Local businesses are the lifeblood of our community. The Mid-county Memo offers this section to our business neighbors for news, advancements, promotions, expansions and other noteworthy events to be shared with the community at large. Business Memo submissions for the February issue are due by Saturday, Jan.15. For best results, e-mail Darlene Vinson at firstname.lastname@example.org. You may also mail submissions to 3510 N.E. 134th Ave., Portland, OR 97230. To leave a phone message, dial 503-287-8904. The Mid-county Memo fax number is 503-249-7672.
Diamonds and Millers International Jewelers are forever
Last month, he met his goal with the grand opening of Millers International Diamonds and Jewelry and art gallery at 234 S.W. Alder St. in downtown Portland.
The new storefront has 1700 square feet of space, with 800 feet dedicated to the art gallery, 600 feet dedicated to the storefront jewelry operation, and the rest to the Millers' workstations.
In the early 1920's, young Charles Miller learned watch repair at a jewelry store in Toledo just a few miles inland from Newport on the Oregon coast. In a few years, his brother Frank joined him in a joint retail jewelry venture. This was the beginning of what was to become Miller's International Jewelers, a 16-store regional retail jewelry empire.
Over time, the business expanded, new stores opened and another generation entered the business. By the 1970s the company had 16 retail stores in four states and employed more than 200 people. The family business had evolved into the largest jewelry manufacturing company in the Northwest and a publicly traded company with its headquarters on Northeast Halsey Street in the Gateway district.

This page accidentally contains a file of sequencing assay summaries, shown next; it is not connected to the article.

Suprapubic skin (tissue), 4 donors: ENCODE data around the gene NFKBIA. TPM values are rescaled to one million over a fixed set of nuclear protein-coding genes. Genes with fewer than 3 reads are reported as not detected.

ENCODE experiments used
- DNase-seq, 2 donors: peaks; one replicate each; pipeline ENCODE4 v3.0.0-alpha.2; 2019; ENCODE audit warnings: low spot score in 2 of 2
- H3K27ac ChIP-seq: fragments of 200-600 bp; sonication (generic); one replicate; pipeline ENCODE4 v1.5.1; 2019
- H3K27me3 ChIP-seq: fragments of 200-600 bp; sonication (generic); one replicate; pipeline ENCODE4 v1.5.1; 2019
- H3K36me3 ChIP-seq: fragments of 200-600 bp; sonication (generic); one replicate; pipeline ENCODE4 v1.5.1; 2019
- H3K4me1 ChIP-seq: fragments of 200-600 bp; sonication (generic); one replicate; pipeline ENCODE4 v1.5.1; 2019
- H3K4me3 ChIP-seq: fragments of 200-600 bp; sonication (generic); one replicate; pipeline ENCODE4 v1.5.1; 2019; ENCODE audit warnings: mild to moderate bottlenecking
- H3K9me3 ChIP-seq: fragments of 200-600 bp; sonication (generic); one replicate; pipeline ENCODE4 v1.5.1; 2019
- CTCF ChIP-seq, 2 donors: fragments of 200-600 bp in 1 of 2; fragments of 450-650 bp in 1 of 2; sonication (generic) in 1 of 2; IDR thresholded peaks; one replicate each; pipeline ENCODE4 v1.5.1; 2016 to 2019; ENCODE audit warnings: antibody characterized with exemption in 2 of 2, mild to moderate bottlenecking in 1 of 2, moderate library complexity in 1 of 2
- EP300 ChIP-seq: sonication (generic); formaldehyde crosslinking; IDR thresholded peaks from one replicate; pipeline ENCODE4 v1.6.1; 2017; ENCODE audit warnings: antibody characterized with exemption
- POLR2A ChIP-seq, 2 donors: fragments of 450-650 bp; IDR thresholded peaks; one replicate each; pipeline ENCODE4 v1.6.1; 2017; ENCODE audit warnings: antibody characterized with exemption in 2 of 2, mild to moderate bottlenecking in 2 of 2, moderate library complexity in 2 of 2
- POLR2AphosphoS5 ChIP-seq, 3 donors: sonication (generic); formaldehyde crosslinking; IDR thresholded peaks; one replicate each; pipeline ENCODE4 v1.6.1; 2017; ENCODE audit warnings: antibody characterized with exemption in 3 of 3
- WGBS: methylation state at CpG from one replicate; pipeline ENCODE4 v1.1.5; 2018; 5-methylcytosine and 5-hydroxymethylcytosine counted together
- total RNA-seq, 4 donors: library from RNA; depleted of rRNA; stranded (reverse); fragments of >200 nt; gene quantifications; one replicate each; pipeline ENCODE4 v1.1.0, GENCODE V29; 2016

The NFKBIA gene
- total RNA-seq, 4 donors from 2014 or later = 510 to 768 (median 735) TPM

Miller's International was described as a fast-paced, high-volume fine jewelry manufacturing facility with master bench workers, learning both mastery of design and volume manufacturing. Miller's sold products across the nation, to resellers and large jewelry retail corporations, and insisted that its jewelers be very experienced and highly skilled.
In the late '70's Charles Miller retired, the business shrunk, and son Robert opened Robert Miller Fine Jewelers on Northeast 122nd Avenue and Glisan Street. A decade later, the third generation entered the family business. Doug Miller, Robert's son, was taught to manufacture high-end custom jewelry. He says the creativity, quality and price of the custom pieces he and his father designed earned a loyal following.
While Robert Miller has since retired, Doug Miller continues to design and manufacture custom jewelry in downtown Portland. Generation number four has recently joined him in the family business. Millers' son Justin studied for two years at the American Institute of Diamond Cutting in Florida. With this skill, the Miller's are now the only jewelers in the Pacific Northwest to offer diamond cutting and original design on site.
Justin Miller's training also allows the pair to buy rough diamonds, cutting out the middleman and saving their clients money. Doug Miller says this specialty is nearly unheard of today and it allows us to create custom jewelry with precious stones that never leave the premises.